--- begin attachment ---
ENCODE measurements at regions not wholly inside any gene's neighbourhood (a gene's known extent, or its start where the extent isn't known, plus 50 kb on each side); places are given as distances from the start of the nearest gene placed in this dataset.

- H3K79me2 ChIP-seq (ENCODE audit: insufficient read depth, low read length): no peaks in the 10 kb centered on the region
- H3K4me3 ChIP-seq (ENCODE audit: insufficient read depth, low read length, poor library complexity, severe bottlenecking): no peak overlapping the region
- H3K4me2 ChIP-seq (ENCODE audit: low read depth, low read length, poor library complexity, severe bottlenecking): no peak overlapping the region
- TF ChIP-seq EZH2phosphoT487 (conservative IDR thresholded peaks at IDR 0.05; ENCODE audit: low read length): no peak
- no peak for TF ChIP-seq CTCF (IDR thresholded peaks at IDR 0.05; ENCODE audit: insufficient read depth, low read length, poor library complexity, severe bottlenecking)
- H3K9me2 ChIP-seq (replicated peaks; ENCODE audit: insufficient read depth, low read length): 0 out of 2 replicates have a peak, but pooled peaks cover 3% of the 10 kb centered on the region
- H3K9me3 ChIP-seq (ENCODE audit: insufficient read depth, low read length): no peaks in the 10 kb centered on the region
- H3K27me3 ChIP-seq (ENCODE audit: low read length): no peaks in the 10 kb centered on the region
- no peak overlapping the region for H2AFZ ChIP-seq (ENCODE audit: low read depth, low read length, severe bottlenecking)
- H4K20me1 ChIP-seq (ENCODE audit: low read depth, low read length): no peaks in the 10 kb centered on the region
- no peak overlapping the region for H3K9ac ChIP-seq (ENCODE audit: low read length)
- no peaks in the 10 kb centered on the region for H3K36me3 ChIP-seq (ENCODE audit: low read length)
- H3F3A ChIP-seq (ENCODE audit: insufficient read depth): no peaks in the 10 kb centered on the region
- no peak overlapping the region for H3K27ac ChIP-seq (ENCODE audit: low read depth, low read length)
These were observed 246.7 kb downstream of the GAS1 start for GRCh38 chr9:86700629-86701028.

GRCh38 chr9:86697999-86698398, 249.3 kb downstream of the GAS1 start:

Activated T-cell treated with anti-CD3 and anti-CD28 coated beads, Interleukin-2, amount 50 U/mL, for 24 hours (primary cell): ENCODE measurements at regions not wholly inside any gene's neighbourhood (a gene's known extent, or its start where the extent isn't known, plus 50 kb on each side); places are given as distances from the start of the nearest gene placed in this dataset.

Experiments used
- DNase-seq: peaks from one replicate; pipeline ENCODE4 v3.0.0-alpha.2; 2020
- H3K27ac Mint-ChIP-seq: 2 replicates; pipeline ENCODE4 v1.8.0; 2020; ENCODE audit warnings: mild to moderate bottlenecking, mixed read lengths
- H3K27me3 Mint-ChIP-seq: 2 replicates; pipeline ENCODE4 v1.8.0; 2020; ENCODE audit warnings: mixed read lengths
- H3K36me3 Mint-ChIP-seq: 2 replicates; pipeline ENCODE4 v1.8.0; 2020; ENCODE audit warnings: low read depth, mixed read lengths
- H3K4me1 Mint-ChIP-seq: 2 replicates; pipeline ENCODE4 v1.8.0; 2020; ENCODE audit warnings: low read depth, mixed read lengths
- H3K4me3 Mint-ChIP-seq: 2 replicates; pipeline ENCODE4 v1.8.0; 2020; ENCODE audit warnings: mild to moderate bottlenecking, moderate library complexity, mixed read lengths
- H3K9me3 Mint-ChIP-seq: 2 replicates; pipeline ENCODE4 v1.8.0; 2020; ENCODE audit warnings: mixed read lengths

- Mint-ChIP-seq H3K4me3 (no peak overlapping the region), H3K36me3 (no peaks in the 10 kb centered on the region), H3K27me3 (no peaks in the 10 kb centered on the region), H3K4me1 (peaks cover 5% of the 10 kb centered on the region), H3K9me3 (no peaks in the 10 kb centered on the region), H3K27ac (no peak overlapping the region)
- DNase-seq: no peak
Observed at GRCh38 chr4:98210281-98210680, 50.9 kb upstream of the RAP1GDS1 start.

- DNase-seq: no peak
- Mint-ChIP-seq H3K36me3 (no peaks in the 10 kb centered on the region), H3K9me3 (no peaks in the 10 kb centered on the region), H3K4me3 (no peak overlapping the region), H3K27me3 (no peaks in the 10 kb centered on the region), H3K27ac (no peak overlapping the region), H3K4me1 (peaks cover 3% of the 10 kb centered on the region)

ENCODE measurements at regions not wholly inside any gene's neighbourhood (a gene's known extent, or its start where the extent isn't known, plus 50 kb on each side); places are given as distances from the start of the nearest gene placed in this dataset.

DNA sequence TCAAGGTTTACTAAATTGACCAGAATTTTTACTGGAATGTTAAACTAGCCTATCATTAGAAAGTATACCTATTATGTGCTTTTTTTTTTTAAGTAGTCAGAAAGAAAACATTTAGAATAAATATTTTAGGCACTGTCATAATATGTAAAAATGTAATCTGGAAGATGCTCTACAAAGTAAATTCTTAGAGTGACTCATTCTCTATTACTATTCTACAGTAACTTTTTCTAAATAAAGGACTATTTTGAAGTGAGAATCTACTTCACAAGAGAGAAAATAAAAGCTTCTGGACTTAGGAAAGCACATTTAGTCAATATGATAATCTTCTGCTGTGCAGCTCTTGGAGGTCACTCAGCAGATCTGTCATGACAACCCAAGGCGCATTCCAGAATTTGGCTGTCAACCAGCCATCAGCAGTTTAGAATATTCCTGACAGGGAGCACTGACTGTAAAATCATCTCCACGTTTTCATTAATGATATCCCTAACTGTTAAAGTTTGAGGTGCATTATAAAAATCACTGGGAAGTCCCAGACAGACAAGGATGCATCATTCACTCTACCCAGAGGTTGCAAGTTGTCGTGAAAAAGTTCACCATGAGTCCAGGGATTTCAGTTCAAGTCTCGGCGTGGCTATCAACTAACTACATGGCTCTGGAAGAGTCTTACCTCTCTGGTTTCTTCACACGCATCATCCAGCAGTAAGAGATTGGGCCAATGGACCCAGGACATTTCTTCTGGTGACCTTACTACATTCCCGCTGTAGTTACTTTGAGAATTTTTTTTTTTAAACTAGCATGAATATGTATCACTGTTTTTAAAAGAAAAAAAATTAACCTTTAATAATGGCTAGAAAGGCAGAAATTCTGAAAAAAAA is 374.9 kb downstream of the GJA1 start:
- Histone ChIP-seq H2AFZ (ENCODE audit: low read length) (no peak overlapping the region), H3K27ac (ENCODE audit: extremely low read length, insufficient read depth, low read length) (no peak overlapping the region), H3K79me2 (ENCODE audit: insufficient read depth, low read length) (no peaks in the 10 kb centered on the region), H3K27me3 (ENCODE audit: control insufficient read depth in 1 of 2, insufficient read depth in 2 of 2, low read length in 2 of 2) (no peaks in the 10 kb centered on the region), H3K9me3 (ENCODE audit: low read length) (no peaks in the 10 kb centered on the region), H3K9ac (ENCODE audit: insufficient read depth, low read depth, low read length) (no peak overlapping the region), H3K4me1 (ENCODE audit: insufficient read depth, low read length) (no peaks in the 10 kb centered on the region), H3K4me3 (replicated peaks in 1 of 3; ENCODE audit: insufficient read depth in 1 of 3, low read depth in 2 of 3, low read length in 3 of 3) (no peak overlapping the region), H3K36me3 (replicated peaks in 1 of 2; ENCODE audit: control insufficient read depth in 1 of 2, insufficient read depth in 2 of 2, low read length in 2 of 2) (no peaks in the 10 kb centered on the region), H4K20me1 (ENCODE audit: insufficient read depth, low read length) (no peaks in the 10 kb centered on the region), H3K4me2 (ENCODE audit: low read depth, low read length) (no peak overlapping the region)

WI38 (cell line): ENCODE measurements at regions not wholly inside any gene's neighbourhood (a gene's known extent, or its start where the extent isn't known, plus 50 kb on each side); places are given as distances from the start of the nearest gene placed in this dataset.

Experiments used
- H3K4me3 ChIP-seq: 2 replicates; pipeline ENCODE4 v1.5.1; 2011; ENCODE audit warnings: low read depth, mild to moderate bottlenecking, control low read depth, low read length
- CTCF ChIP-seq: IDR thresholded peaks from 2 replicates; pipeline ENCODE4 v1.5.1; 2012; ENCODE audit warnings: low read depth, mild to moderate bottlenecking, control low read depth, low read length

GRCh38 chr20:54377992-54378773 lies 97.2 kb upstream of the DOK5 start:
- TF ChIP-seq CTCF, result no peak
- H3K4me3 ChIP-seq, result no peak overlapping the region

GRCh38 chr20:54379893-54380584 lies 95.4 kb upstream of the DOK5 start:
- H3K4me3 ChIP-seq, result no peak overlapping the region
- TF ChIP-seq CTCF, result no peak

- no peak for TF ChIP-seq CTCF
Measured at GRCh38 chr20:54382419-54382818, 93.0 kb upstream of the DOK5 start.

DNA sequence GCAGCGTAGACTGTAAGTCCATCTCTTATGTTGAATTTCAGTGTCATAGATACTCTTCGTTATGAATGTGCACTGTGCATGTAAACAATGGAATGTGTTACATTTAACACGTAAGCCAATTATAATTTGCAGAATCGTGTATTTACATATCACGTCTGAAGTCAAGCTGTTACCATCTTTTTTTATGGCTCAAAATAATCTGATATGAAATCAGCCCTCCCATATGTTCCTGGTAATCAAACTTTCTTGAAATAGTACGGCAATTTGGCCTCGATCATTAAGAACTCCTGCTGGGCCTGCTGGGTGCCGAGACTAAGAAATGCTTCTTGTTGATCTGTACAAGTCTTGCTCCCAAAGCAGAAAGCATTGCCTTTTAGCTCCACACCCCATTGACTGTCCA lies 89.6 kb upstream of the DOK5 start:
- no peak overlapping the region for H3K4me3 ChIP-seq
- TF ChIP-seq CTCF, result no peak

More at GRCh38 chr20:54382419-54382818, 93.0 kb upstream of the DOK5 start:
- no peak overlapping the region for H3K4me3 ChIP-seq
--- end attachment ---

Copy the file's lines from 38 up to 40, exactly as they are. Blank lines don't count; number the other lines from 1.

- CTCF ChIP-seq: IDR thresholded peaks from 2 replicates; pipeline ENCODE4 v1.5.1; 2012; ENCODE audit warnings: low read depth, mild to moderate bottlenecking, control low read depth, low read length

GRCh38 chr20:54377992-54378773 lies 97.2 kb upstream of the DOK5 start:
- TF ChIP-seq CTCF, result no peak